Top firms admit application support is failing their operations

Fortune 2000 organisations could save $6.8 billion (£4.1 billion) through improved application support and maintenance, according to research.


Fortune 2000 organisations could save $6.8 billion (£4.1 billion) through improved application support and maintenance, according to research.

Outsourcer HCL Technologies commissioned research among 300 CIOs at leading UK and US companies, and found that ASM costs were continuing to rise in the face of shrinking IT budgets.

ASM is now said to account for 38 percent of large organisations' overall IT budgets each year.

Based on the IT expenditure of Fortune 2000 companies this equates to $11.3 million per organisation annually.

The research found that 83 percent of companies' costs of maintaining and supporting applications was increasing year on year, while over the last 12 months organisations have, on average, seen a 29 per cent increase in support costs for ASM.

Against this backdrop, said HCL, it is unsurprising that IT departments are also finding it increasingly difficult to prioritise application problems and/or service requests, with 88 percent of enterprises admitting they found prioritisation a "challenge".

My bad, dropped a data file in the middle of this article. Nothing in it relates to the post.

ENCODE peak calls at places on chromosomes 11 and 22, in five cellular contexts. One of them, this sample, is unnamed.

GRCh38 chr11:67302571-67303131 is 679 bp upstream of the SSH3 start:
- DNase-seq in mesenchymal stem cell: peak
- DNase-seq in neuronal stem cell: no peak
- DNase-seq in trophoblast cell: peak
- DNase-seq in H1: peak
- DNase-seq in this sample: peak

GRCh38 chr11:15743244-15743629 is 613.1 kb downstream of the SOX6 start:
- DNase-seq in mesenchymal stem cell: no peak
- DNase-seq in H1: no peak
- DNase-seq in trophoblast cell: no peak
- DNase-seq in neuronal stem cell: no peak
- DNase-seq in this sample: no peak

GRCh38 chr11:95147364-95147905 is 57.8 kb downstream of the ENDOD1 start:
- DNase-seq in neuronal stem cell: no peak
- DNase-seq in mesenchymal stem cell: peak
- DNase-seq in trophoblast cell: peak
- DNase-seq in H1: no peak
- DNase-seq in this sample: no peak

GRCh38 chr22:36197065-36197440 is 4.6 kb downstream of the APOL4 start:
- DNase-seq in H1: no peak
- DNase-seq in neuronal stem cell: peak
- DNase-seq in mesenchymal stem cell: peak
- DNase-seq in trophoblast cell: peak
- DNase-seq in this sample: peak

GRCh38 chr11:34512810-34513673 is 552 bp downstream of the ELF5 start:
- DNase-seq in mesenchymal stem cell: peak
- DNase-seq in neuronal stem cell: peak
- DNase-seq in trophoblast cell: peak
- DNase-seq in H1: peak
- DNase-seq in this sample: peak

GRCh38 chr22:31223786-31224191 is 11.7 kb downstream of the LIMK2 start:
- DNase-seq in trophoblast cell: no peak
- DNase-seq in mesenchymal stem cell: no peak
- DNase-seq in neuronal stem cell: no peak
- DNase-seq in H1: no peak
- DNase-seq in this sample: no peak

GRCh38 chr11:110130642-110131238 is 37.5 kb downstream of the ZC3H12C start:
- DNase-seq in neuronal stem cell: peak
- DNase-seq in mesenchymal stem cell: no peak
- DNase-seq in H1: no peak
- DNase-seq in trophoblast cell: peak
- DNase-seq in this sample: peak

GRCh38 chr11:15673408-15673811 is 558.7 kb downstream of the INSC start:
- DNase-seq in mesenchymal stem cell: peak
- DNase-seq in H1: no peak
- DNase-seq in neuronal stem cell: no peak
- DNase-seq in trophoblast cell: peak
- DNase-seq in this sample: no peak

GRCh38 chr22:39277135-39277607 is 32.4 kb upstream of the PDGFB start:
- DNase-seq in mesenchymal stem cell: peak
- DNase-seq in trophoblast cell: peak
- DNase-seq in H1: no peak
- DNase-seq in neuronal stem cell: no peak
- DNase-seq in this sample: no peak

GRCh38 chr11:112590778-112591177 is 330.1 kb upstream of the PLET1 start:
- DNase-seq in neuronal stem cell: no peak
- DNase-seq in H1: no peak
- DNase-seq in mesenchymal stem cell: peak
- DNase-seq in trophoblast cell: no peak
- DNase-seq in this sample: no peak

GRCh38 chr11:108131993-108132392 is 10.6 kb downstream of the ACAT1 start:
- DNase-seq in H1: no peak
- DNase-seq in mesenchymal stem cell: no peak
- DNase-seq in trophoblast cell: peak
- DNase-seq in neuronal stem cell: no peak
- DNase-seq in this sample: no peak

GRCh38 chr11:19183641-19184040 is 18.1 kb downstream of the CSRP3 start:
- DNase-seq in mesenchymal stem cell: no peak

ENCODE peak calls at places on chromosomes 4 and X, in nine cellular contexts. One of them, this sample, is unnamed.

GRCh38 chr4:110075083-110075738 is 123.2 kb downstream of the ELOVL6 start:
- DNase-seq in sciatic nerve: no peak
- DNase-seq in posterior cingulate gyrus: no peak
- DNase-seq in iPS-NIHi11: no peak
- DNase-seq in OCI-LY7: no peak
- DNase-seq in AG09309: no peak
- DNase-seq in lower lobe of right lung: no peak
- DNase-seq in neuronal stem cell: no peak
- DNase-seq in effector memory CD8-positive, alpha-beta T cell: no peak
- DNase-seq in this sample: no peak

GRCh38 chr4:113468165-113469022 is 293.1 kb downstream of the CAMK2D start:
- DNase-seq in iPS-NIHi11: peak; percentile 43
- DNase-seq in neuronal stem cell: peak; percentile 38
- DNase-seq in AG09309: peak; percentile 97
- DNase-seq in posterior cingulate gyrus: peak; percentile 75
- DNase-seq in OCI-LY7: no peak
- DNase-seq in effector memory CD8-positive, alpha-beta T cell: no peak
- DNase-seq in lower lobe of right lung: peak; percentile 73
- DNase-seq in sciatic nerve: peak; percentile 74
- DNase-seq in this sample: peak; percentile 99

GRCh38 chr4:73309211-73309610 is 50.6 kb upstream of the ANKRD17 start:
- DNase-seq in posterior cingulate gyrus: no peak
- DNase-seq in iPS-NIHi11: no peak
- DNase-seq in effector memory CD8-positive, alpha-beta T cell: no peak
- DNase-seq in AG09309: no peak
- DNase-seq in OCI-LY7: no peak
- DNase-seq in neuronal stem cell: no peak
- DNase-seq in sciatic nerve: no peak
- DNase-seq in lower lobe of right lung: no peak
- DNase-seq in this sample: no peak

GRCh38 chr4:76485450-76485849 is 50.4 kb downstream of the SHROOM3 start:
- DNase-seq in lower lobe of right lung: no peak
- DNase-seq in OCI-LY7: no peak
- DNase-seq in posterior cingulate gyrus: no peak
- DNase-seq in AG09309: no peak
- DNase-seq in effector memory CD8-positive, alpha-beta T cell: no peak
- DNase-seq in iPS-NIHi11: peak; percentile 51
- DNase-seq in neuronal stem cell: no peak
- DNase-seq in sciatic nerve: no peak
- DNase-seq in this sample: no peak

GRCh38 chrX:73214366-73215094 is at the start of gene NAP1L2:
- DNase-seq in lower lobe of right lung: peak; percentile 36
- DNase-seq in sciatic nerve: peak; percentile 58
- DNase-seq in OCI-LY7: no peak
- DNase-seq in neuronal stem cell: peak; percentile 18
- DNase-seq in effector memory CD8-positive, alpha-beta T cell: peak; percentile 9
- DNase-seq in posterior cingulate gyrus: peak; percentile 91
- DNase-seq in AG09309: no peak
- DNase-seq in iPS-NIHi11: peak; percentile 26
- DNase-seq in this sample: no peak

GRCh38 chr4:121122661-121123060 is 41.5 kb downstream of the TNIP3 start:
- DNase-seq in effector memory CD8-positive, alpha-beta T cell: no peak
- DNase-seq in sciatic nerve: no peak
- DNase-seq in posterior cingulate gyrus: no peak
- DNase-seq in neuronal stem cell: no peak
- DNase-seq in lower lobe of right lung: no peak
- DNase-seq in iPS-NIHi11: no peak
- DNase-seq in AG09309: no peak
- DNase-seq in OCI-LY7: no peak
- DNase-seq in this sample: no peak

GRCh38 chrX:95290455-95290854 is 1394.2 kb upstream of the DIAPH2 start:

At the same time, with IT underpinning a number of business functions, 90 percent of respondents said that resource and skills restraints were making it difficult to align business and IT objectives.

Only a small percentage (14 percent) of organisations said they have been able to map business benefit from IT.

"ASM represents a disproportionately large proportion of IT spend. Many organisations are struggling to meet users' heightened expectations of application performance, which in turn is leading to a growing number of support tickets," said Vijay Iyer, global head of applications outsourcing at HCL Technologies.

"With the need to drive greater efficiencies and business value from IT, organisations can no longer allow their current ASM functions to stagnate. By taking a more proactive and efficient approach they can free up capital that could be allocated towards more innovative transformational projects," he said.

The research found 83 percent of CIOs saw a priority in reducing the proportion of their organisation's IT budget being spent on RTB (running the business), so they can invest more in transforming the business through innovative technology projects

But 86 percent indicated they didn't expect their existing ASM function (in-house, outsourced or combined) to deliver any cost savings in the next three years.

It was found that 45 percent of organisations managed their ASM in-house, whilst 17 percent outsourced it. The rest said ASM was carried out by both an in-house team and an outsourcer.

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